This was the last game for the Oilers (8-8), who will be known as the Tennessee Titans in 1999. A crowd of 41,121 attended the Oilers' last game at Vanderbilt Stadium. Tennessee will play at a new stadium near the Cumberland River in downtown Nashville in 1999.
"There was a lot of emotion," said Oilers owner Bud Adams, who founded the team in 1959. "I picked the name in 1959, that's a lot of time and memories. We're ready to start our new era as the Titans and ready to go forward."
The Oilers completed their third straight .500 season under coach Jeff Fisher and last enjoyed a winning season in 1993, when they were located in Houston.
"Our expectation was to finish up with a winning record," said Fisher. "We are disappointed that we were not able to accomplish that today. We played hard and we played with emotion today. This was a good game, an exciting game against the elite of the NFL. We were able to play with them for awhile, which is reminiscent of our season."
Al Del Greco kicked three field goals and Eddie George scored on a two-yard run for the Oilers. Del Greco has converted 17 straight field goals and matched the AFC single-season record of 36 field goals set by Cary Blanchard in 1996.
Tennessee's Steve McNair completed 16-of-33 passes for 261 yards, but was just 6-of-16 in the second half. He reached the 3,000-yard plateau for the first time in his career, finishing the season with 3,228 yards.
The Vikings defense put up the first points when Oilers quarterback Steve McNair was whistled for intentional grounding in the end zone 4:05 into the game.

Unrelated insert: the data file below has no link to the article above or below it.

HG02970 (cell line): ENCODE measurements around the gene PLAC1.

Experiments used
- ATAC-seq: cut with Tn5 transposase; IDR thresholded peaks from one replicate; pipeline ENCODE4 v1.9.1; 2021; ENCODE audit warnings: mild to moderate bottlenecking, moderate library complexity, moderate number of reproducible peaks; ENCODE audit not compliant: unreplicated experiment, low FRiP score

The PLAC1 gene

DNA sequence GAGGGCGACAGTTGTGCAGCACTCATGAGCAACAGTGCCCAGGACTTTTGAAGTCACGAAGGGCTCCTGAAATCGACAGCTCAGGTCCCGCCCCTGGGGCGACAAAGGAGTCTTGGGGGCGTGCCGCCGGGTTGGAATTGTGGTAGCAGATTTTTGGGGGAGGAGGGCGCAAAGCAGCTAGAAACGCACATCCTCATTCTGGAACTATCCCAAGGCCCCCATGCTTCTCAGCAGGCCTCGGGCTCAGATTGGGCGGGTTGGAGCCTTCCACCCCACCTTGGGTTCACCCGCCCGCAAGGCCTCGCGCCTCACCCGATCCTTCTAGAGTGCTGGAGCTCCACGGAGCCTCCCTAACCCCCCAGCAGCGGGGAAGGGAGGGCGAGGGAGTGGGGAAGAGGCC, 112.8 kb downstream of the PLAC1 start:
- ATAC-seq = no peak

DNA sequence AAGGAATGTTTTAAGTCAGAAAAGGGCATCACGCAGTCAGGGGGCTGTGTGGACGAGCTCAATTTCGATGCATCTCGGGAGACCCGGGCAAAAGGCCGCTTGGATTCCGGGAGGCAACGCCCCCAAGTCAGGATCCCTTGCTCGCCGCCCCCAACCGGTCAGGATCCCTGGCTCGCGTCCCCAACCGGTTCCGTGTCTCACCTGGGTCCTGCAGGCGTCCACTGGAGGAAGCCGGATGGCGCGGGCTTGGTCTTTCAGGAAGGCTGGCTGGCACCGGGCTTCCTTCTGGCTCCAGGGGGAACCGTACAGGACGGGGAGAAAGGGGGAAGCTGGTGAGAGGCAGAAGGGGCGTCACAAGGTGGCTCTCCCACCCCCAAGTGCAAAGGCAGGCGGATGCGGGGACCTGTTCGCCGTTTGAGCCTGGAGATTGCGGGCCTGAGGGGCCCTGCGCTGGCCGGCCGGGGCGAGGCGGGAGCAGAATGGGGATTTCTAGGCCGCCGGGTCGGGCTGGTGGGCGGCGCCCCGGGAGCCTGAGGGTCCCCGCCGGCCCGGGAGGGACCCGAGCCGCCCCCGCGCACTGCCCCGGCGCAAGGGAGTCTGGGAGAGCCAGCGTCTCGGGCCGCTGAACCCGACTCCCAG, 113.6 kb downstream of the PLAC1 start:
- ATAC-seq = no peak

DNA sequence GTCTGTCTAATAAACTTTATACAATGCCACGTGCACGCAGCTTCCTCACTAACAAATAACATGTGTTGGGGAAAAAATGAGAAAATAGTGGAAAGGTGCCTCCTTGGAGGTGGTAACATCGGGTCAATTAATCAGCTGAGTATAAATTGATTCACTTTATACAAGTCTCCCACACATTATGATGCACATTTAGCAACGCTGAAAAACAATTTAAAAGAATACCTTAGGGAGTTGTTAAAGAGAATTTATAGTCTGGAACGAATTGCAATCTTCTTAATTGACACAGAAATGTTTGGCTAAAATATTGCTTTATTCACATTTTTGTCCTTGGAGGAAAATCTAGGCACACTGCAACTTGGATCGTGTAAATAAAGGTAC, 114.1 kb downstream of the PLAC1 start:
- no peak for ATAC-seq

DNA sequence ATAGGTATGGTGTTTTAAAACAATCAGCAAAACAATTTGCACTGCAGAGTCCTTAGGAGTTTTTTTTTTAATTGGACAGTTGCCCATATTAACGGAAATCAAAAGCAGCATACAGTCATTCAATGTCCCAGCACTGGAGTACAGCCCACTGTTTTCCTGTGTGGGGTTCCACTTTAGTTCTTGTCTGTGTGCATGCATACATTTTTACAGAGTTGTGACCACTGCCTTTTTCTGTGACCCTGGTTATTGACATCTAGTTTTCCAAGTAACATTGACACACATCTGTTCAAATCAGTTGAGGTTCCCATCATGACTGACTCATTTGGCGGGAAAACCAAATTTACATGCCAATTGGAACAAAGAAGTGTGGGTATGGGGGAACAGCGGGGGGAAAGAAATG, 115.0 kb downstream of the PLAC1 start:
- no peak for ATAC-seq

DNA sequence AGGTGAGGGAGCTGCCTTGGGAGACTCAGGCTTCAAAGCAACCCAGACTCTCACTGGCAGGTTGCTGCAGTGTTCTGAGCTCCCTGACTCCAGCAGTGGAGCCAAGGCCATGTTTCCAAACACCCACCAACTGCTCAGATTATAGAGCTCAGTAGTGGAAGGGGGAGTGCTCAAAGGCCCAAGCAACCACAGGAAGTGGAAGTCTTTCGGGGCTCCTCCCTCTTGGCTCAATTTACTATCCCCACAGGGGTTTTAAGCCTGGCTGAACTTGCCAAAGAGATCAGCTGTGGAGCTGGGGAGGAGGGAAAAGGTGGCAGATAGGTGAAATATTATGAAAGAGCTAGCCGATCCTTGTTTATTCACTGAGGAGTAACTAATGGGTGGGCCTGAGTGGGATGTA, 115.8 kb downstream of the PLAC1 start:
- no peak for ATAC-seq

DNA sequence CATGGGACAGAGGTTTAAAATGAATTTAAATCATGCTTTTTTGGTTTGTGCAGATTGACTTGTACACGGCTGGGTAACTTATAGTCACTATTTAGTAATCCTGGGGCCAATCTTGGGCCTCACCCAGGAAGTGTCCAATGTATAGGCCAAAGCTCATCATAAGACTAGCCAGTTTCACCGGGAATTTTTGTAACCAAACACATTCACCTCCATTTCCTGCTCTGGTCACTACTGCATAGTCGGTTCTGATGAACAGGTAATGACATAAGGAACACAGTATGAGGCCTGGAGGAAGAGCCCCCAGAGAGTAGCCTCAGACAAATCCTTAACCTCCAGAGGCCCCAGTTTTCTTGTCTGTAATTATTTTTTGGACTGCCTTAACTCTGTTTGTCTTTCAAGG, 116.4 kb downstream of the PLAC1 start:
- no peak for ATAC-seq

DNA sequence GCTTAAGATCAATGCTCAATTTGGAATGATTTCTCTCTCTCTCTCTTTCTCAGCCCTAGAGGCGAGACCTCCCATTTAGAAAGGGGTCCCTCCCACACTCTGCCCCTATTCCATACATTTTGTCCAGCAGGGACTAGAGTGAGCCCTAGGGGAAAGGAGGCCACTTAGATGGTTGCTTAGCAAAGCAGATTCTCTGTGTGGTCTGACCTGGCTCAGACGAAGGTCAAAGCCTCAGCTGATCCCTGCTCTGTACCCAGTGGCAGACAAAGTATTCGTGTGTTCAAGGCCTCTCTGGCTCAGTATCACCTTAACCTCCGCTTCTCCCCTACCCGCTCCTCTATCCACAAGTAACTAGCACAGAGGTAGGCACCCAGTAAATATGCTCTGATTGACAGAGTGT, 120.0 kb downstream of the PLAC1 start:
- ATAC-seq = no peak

Del Greco kicked a 36-yard field goal with 3:27 left in the first quarter to cap an 11-play, 61-yard drive which lasted nearly seven minutes.
Anderson's first field goal of the game, a 39-yarder seven seconds into the second quarter, put Minnesota back ahead, 5-3. A 27-yard run by Robert Smith and a 13-yard pass from Cunningham to Matthew Hatchette set up the field goal.
But a 33-yard field goal by Del Greco and George's touchdown built a 13-5 lead for the Oilers.
Minnesota then put together a 12-play, 68-yard drive which resulted in a 23-yard field goal by Anderson with 14 seconds left in the half. Cunningham hit Hatchette with two passes for 41 yards to key the drive.
The Vikings opened the third quarter with a nine-play, 76-yard drive, which was aided by a 32-yard pass interference call on cornerback Denard Walker against Moss. After the penalty, Cunningham went back to Moss for a five-yard TD to put Minnesota ahead, 14-13. Moss then made a one-handed catch on the two-point conversion over Walker to give the Vikings a three-point lead.
Tennessee responded in an 11-play scoring drive which resulted in a 45-yard field goal by Del Greco, tying the game at 16-16 with 4:07 left in the quarter.
The Vikings came right back with a six-play, 79-yard drive in less than three minutes. Carter raced by cornerback Darryll Lewis and caught a 38-yard touchdown to cap the drive and give Oakland the lead for good at 23-16 with 1:18 left in the quarter.
Carter finished with six catches for 78 yards and Moss had five receptions for 32 yards.
The Vikings also broke the NFL record for most touchdown receptions by a receiving duo with 28 by Moss (17) and Carter (11). The previous records were set by San Francisco's Jerry Rice (22) and Dwight Clark (5) or Mike Wilson (5) in 1987. The 49ers' duo of Rice (17) and John Taylor (10) also posted 27 in 1989.
Anderson added a 30-yard field goal with 63 seconds left in the game after Tennessee turned it over on downs deep in its own territory.